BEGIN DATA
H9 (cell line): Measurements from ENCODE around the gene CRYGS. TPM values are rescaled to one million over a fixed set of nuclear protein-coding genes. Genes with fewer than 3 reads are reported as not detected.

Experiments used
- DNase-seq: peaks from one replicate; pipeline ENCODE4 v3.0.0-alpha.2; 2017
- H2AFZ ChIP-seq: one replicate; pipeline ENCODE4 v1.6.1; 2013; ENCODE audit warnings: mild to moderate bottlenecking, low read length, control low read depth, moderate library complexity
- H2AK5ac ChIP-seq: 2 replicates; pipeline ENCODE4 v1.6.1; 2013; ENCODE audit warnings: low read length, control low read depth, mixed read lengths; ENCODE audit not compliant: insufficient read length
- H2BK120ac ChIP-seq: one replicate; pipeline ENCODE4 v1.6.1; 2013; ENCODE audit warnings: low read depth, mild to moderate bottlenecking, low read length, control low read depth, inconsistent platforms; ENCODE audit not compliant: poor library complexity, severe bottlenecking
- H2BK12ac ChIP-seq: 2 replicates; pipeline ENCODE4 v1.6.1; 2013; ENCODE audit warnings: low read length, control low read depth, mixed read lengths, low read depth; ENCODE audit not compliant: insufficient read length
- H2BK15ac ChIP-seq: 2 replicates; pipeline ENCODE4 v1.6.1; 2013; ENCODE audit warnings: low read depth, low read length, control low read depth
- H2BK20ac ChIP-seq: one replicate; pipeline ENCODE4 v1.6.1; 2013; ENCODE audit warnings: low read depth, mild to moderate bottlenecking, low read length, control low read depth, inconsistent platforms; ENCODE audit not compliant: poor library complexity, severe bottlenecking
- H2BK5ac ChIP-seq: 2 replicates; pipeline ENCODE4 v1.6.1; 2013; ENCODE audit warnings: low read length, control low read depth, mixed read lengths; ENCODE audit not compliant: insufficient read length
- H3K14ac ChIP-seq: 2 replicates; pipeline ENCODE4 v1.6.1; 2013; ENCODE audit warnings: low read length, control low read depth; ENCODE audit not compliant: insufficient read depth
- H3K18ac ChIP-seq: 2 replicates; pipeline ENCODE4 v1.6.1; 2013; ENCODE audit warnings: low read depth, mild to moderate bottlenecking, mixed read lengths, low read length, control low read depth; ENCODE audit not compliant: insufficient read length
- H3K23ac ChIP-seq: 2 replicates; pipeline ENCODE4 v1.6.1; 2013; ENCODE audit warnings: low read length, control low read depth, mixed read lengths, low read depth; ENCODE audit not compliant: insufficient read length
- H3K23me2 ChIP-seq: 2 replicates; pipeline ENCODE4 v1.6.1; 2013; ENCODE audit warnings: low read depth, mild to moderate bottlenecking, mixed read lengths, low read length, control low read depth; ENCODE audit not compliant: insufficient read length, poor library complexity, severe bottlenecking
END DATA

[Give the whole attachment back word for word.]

H9 (cell line): Measurements from ENCODE around the gene CRYGS. TPM values are rescaled to one million over a fixed set of nuclear protein-coding genes. Genes with fewer than 3 reads are reported as not detected.

Experiments used
- DNase-seq: peaks from one replicate; pipeline ENCODE4 v3.0.0-alpha.2; 2017
- H2AFZ ChIP-seq: one replicate; pipeline ENCODE4 v1.6.1; 2013; ENCODE audit warnings: mild to moderate bottlenecking, low read length, control low read depth, moderate library complexity
- H2AK5ac ChIP-seq: 2 replicates; pipeline ENCODE4 v1.6.1; 2013; ENCODE audit warnings: low read length, control low read depth, mixed read lengths; ENCODE audit not compliant: insufficient read length
- H2BK120ac ChIP-seq: one replicate; pipeline ENCODE4 v1.6.1; 2013; ENCODE audit warnings: low read depth, mild to moderate bottlenecking, low read length, control low read depth, inconsistent platforms; ENCODE audit not compliant: poor library complexity, severe bottlenecking
- H2BK12ac ChIP-seq: 2 replicates; pipeline ENCODE4 v1.6.1; 2013; ENCODE audit warnings: low read length, control low read depth, mixed read lengths, low read depth; ENCODE audit not compliant: insufficient read length
- H2BK15ac ChIP-seq: 2 replicates; pipeline ENCODE4 v1.6.1; 2013; ENCODE audit warnings: low read depth, low read length, control low read depth
- H2BK20ac ChIP-seq: one replicate; pipeline ENCODE4 v1.6.1; 2013; ENCODE audit warnings: low read depth, mild to moderate bottlenecking, low read length, control low read depth, inconsistent platforms; ENCODE audit not compliant: poor library complexity, severe bottlenecking
- H2BK5ac ChIP-seq: 2 replicates; pipeline ENCODE4 v1.6.1; 2013; ENCODE audit warnings: low read length, control low read depth, mixed read lengths; ENCODE audit not compliant: insufficient read length
- H3K14ac ChIP-seq: 2 replicates; pipeline ENCODE4 v1.6.1; 2013; ENCODE audit warnings: low read length, control low read depth; ENCODE audit not compliant: insufficient read depth
- H3K18ac ChIP-seq: 2 replicates; pipeline ENCODE4 v1.6.1; 2013; ENCODE audit warnings: low read depth, mild to moderate bottlenecking, mixed read lengths, low read length, control low read depth; ENCODE audit not compliant: insufficient read length
- H3K23ac ChIP-seq: 2 replicates; pipeline ENCODE4 v1.6.1; 2013; ENCODE audit warnings: low read length, control low read depth, mixed read lengths, low read depth; ENCODE audit not compliant: insufficient read length
- H3K23me2 ChIP-seq: 2 replicates; pipeline ENCODE4 v1.6.1; 2013; ENCODE audit warnings: low read depth, mild to moderate bottlenecking, mixed read lengths, low read length, control low read depth; ENCODE audit not compliant: insufficient read length, poor library complexity, severe bottlenecking